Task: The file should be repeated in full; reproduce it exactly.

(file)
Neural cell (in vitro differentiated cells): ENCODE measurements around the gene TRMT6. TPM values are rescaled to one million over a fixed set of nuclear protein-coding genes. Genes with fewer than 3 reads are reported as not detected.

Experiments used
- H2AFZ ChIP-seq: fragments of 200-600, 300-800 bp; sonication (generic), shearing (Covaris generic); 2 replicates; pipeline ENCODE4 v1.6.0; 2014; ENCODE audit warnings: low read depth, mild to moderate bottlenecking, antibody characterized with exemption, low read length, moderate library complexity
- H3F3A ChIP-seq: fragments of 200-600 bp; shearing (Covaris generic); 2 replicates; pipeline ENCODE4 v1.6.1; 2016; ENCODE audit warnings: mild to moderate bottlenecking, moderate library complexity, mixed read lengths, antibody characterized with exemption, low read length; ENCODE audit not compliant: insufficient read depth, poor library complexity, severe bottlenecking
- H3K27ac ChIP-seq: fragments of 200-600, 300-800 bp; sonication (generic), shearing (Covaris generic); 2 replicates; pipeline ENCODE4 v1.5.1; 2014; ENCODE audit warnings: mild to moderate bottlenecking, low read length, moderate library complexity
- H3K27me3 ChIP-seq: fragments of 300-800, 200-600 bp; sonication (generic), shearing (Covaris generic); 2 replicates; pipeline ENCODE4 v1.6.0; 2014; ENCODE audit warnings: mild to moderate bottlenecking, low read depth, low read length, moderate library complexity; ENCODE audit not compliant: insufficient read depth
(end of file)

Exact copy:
Neural cell (in vitro differentiated cells): ENCODE measurements around the gene TRMT6. TPM values are rescaled to one million over a fixed set of nuclear protein-coding genes. Genes with fewer than 3 reads are reported as not detected.

Experiments used
- H2AFZ ChIP-seq: fragments of 200-600, 300-800 bp; sonication (generic), shearing (Covaris generic); 2 replicates; pipeline ENCODE4 v1.6.0; 2014; ENCODE audit warnings: low read depth, mild to moderate bottlenecking, antibody characterized with exemption, low read length, moderate library complexity
- H3F3A ChIP-seq: fragments of 200-600 bp; shearing (Covaris generic); 2 replicates; pipeline ENCODE4 v1.6.1; 2016; ENCODE audit warnings: mild to moderate bottlenecking, moderate library complexity, mixed read lengths, antibody characterized with exemption, low read length; ENCODE audit not compliant: insufficient read depth, poor library complexity, severe bottlenecking
- H3K27ac ChIP-seq: fragments of 200-600, 300-800 bp; sonication (generic), shearing (Covaris generic); 2 replicates; pipeline ENCODE4 v1.5.1; 2014; ENCODE audit warnings: mild to moderate bottlenecking, low read length, moderate library complexity
- H3K27me3 ChIP-seq: fragments of 300-800, 200-600 bp; sonication (generic), shearing (Covaris generic); 2 replicates; pipeline ENCODE4 v1.6.0; 2014; ENCODE audit warnings: mild to moderate bottlenecking, low read depth, low read length, moderate library complexity; ENCODE audit not compliant: insufficient read depth